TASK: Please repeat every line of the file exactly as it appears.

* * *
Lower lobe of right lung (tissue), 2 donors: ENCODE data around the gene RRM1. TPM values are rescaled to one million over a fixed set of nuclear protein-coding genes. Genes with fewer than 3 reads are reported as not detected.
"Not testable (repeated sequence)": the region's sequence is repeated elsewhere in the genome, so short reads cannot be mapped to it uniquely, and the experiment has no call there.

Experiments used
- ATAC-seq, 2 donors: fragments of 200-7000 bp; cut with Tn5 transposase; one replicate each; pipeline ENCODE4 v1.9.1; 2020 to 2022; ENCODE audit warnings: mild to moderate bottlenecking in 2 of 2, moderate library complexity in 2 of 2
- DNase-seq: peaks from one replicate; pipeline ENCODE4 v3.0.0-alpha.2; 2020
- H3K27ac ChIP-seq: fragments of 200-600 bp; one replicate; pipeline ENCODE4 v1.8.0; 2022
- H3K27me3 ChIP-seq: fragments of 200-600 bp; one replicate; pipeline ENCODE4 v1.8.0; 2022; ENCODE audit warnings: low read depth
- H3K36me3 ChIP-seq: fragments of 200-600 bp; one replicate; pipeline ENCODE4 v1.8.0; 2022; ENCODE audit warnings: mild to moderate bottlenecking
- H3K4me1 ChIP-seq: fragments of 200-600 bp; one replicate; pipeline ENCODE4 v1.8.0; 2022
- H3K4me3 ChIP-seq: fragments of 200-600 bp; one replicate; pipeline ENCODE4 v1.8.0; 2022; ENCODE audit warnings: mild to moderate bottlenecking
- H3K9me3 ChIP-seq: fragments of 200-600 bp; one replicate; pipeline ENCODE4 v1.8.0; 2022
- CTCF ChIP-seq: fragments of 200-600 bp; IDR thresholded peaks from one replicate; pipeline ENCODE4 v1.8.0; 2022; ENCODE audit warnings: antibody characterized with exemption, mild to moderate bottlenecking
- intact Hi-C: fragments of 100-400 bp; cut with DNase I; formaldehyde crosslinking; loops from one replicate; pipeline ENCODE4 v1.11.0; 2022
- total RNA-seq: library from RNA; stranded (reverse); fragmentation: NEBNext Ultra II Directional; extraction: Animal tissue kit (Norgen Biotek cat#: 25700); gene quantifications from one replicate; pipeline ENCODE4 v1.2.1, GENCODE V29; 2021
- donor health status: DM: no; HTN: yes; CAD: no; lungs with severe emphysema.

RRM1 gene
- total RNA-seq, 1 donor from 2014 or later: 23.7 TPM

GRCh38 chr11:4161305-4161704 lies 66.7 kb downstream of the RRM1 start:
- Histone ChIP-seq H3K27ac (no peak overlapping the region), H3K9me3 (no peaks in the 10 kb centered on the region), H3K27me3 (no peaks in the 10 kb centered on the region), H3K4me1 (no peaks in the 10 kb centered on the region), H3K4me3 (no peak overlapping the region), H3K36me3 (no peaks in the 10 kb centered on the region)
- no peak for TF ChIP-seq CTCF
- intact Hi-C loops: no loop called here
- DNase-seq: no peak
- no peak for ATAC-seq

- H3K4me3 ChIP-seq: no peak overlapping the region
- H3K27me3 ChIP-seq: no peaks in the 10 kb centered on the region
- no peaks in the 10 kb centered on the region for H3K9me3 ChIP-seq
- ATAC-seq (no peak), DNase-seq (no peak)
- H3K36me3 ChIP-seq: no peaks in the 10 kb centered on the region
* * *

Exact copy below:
Lower lobe of right lung (tissue), 2 donors: ENCODE data around the gene RRM1. TPM values are rescaled to one million over a fixed set of nuclear protein-coding genes. Genes with fewer than 3 reads are reported as not detected.
"Not testable (repeated sequence)": the region's sequence is repeated elsewhere in the genome, so short reads cannot be mapped to it uniquely, and the experiment has no call there.

Experiments used
- ATAC-seq, 2 donors: fragments of 200-7000 bp; cut with Tn5 transposase; one replicate each; pipeline ENCODE4 v1.9.1; 2020 to 2022; ENCODE audit warnings: mild to moderate bottlenecking in 2 of 2, moderate library complexity in 2 of 2
- DNase-seq: peaks from one replicate; pipeline ENCODE4 v3.0.0-alpha.2; 2020
- H3K27ac ChIP-seq: fragments of 200-600 bp; one replicate; pipeline ENCODE4 v1.8.0; 2022
- H3K27me3 ChIP-seq: fragments of 200-600 bp; one replicate; pipeline ENCODE4 v1.8.0; 2022; ENCODE audit warnings: low read depth
- H3K36me3 ChIP-seq: fragments of 200-600 bp; one replicate; pipeline ENCODE4 v1.8.0; 2022; ENCODE audit warnings: mild to moderate bottlenecking
- H3K4me1 ChIP-seq: fragments of 200-600 bp; one replicate; pipeline ENCODE4 v1.8.0; 2022
- H3K4me3 ChIP-seq: fragments of 200-600 bp; one replicate; pipeline ENCODE4 v1.8.0; 2022; ENCODE audit warnings: mild to moderate bottlenecking
- H3K9me3 ChIP-seq: fragments of 200-600 bp; one replicate; pipeline ENCODE4 v1.8.0; 2022
- CTCF ChIP-seq: fragments of 200-600 bp; IDR thresholded peaks from one replicate; pipeline ENCODE4 v1.8.0; 2022; ENCODE audit warnings: antibody characterized with exemption, mild to moderate bottlenecking
- intact Hi-C: fragments of 100-400 bp; cut with DNase I; formaldehyde crosslinking; loops from one replicate; pipeline ENCODE4 v1.11.0; 2022
- total RNA-seq: library from RNA; stranded (reverse); fragmentation: NEBNext Ultra II Directional; extraction: Animal tissue kit (Norgen Biotek cat#: 25700); gene quantifications from one replicate; pipeline ENCODE4 v1.2.1, GENCODE V29; 2021
- donor health status: DM: no; HTN: yes; CAD: no; lungs with severe emphysema.

RRM1 gene
- total RNA-seq, 1 donor from 2014 or later: 23.7 TPM

GRCh38 chr11:4161305-4161704 lies 66.7 kb downstream of the RRM1 start:
- Histone ChIP-seq H3K27ac (no peak overlapping the region), H3K9me3 (no peaks in the 10 kb centered on the region), H3K27me3 (no peaks in the 10 kb centered on the region), H3K4me1 (no peaks in the 10 kb centered on the region), H3K4me3 (no peak overlapping the region), H3K36me3 (no peaks in the 10 kb centered on the region)
- no peak for TF ChIP-seq CTCF
- intact Hi-C loops: no loop called here
- DNase-seq: no peak
- no peak for ATAC-seq

- H3K4me3 ChIP-seq: no peak overlapping the region
- H3K27me3 ChIP-seq: no peaks in the 10 kb centered on the region
- no peaks in the 10 kb centered on the region for H3K9me3 ChIP-seq
- ATAC-seq (no peak), DNase-seq (no peak)
- H3K36me3 ChIP-seq: no peaks in the 10 kb centered on the region